Issue:  Vol. 48 / No. 11 / 15 March 2018

LGBTQ History Month playlist


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It's an unspoken rule that if you write a column about LGBTQ music, you must include at least one musical cast album. In this case, it's The View UpStairs: Original Cast Recording (Broadway Records) with book, music and lyrics by Max Vernon. In recent years, there has been increased interest in the tragic story of the horrific 1973 fire at The UpStairs Lounge, a gay bar in New Orleans' French Quarter. It has inspired documentaries, a book and stage productions. Vernon's The View UpStairs interweaves the present, when fashion designer Wes (Jeremy Pope) wants to purchase the landmark site and turn it into the home of his "fashion empire," and the past, in which the bar habitues, including drag queen Freddy (Michael Longoria) and bartender Henri (Frenchie Davis), tell their stories in song.

Queer lo-fi diva Mirah returns with the seven-song EP Sundial (Absolute Magnitude/K Records), featuring string arrangements by in-demand musician Jherek Bischoff. Sundial, which began as a piece commissioned by Brooklyn's BRIC Arts/Media house, presents a new way to hear familiar Mirah songs. The radiant new arrangements, as well as the new title track, are enough of a good reason to let this music come shining through your speakers.

Led by sizzling gay frontman Adam Curley, Australian punk quartet Gold Class invokes an updated Joy Division and The Smiths sound on its second album Drum (Felte). This comes through loudest and clearest on the "rough joy" of "Get Yours," as well as on "Twist in the Dark," "Bully" and "Lux." You'll get a better sense of just how apt Drum is as the album's title when you hear the brain-rattling, skin-slamming "We Were Never Too Much."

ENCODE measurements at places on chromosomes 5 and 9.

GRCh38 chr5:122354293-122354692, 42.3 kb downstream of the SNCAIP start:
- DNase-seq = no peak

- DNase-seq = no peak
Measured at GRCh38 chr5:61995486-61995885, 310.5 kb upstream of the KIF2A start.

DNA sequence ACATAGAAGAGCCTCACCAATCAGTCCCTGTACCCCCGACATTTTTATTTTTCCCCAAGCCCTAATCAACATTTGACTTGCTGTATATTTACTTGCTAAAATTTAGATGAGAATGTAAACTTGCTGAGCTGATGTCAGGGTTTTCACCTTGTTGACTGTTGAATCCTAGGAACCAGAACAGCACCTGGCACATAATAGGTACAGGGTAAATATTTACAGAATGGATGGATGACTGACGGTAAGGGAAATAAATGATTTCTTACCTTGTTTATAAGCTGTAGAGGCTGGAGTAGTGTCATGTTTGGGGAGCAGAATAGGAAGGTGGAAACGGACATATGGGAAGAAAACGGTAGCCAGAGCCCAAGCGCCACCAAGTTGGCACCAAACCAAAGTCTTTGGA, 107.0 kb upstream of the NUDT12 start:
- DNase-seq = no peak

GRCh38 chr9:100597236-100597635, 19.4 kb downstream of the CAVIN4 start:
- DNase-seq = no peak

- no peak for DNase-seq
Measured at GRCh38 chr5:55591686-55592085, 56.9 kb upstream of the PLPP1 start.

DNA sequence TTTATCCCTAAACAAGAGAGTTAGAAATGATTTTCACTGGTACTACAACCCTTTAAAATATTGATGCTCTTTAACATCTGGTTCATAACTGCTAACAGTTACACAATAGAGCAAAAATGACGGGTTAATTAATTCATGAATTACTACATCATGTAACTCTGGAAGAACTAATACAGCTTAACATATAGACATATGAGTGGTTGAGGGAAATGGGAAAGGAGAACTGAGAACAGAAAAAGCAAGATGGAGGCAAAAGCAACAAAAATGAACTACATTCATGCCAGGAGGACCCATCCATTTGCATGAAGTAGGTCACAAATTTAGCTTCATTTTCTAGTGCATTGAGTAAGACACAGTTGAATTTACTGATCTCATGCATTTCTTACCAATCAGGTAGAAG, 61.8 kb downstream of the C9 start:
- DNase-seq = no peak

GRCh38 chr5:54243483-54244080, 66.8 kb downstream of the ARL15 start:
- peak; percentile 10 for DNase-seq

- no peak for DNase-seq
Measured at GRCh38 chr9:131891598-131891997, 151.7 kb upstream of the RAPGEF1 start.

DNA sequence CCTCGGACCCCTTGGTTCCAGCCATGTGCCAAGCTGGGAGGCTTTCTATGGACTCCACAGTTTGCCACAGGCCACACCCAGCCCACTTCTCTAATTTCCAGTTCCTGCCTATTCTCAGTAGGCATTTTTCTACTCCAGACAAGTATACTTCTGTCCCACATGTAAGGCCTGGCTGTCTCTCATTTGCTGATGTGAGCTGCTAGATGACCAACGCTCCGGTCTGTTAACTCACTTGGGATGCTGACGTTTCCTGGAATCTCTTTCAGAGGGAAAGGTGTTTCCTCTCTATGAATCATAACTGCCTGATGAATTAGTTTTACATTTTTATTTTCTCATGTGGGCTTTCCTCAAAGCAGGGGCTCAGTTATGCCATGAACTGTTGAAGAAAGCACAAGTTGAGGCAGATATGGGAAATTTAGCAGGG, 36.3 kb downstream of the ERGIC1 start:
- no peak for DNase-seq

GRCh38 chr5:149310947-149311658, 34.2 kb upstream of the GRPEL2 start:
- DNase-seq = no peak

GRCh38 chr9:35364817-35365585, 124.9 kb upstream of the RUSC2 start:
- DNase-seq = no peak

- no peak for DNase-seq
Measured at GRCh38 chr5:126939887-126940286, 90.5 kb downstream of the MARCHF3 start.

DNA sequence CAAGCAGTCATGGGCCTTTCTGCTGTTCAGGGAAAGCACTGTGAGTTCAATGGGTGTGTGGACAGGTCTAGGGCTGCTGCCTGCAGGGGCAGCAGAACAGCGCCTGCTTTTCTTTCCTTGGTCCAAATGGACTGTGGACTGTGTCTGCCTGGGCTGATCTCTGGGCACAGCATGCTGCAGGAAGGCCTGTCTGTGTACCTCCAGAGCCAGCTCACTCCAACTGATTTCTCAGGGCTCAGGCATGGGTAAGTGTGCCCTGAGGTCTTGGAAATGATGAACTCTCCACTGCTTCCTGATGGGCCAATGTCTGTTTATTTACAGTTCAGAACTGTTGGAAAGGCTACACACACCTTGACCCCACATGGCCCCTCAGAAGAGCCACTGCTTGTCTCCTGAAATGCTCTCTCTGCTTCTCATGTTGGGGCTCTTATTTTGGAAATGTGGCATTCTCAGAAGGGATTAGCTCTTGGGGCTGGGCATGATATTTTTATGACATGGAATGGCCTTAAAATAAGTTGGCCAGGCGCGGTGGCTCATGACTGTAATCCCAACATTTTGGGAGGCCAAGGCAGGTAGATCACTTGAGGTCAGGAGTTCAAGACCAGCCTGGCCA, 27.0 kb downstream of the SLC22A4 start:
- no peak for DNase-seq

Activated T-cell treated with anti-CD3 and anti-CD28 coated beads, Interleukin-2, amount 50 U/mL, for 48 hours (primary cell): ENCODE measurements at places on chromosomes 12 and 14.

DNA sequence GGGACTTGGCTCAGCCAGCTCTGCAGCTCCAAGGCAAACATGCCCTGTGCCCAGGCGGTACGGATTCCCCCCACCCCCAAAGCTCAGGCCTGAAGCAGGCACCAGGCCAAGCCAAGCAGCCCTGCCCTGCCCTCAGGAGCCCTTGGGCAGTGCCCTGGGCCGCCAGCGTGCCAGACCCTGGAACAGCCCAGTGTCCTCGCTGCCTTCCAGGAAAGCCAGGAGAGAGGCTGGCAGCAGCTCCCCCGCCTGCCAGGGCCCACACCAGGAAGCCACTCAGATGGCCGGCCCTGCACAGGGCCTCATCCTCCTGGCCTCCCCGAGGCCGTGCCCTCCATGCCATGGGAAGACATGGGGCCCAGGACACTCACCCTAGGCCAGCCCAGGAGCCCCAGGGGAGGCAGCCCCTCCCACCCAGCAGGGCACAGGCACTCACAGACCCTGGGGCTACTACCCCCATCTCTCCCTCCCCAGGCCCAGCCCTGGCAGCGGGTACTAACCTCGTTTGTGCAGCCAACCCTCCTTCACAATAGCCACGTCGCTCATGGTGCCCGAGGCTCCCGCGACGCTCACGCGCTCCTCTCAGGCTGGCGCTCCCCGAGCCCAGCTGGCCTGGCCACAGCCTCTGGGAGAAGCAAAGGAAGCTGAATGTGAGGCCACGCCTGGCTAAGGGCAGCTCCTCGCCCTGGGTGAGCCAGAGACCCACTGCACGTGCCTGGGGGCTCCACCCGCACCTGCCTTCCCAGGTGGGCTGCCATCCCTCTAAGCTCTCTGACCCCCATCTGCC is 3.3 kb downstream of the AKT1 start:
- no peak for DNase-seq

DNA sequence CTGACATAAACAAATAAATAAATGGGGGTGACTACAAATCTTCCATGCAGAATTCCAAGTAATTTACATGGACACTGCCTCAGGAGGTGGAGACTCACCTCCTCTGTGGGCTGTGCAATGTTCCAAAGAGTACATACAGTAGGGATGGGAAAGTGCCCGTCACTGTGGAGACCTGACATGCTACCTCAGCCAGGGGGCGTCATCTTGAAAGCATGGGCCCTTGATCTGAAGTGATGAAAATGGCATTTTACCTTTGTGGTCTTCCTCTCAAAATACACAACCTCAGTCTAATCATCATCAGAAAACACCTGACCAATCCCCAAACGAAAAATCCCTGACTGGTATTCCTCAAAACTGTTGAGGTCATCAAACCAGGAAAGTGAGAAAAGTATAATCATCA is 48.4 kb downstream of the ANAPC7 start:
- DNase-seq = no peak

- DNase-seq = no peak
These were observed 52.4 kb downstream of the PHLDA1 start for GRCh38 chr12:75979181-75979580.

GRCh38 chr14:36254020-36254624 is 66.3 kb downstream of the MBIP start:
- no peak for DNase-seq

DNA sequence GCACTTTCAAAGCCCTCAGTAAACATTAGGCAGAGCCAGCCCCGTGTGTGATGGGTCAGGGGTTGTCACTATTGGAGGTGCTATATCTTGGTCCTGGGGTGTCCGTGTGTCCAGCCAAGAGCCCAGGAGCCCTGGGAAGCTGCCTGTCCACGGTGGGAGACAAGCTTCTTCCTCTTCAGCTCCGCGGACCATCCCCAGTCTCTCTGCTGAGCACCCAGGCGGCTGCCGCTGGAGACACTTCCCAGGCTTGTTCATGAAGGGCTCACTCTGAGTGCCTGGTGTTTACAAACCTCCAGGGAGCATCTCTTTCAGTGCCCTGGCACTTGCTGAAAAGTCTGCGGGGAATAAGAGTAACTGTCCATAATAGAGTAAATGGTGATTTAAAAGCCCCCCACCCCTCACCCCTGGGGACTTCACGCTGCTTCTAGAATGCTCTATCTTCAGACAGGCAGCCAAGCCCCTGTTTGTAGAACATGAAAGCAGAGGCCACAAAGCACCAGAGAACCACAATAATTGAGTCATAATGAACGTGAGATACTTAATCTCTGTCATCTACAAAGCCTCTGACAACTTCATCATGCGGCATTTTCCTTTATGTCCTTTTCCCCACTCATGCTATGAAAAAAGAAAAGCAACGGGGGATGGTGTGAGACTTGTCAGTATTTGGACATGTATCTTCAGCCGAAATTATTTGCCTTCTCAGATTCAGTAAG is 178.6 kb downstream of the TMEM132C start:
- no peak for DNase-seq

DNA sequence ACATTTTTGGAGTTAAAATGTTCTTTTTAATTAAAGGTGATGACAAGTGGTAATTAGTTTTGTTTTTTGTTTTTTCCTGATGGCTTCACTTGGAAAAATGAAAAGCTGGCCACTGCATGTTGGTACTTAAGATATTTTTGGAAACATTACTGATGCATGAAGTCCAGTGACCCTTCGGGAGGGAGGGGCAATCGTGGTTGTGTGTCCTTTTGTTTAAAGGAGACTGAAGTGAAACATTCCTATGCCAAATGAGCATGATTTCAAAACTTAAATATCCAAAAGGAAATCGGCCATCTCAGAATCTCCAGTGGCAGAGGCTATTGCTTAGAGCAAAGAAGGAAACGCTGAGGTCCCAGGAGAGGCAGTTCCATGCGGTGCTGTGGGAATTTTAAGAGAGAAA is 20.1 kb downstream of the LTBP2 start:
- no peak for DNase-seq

Queer country act Karen & The Sorrows couldn't have picked a better band name if they tried. Led by Karen Pittelman, who comes through like a cross between Iris DeMent and Victoria Williams, the band's new album The Narrow Place ( lights the torch and tweaks the twang for the ears of our community. Songs such as "The Man Who Loves You," "I Was Just Your Fool," "Can't Miss What You Never Had" and "Take Me For a Ride" should appeal to country music fans from all walks of life.

If you can get past the band's crass name, Glam Skanks are a blast-and-a-half. Loud, snotty, in your face and in your ears, Glam Skanks "leave behind a trail of glitter" wherever they go on Glitter City (Unison). Lesbian drummer Cassie keeps the beat fast and furious on songs "Teenage Drag Queen," "Tube Tops," "Blow Me" and "I Want It Now".

Loud ( is the debut EP by gay singer-songwriter Davis Mallory. Some listeners might recognize the Nashville-based Mallory as a cast member of MTV's The Real World Denver. Mallory may now call Music City his creative home, but his music is anything but country. Most of his songs, including "Because of Love" and "Anyone Would Know," are geared towards club play.

Lesbian singer-songwriter Crys Matthews has been busy in 2017, releasing the full-length album The Imagineers and the EP Battle Hymn for an Army of Lovers ( Who can blame her? The election of Trump has been a source of inspiration for many artists. The five-song EP was released before the violence in Charlottesville, making the song "One and the Same," about taking down "the rebel flag," eerily prescient. The title tune is an anthem for the age of Trump, and "Paris Is Burning" calls for more than "profile picture overlays."

Kyle Motsinger's theater background comes through on his debut album Far Away ( The gay singer-songwriter incorporates theatrical flair into the dozen original songs, the best of which include "Midwest Boy," "Nothing Stays the Same" and the title track.

Another unspoken rule for columns about LGBTQ music is the inclusion of a lesbian folk duo. Alt-folk pair Hannah & Maggie fill the bill with their 14-song third album Oh No (

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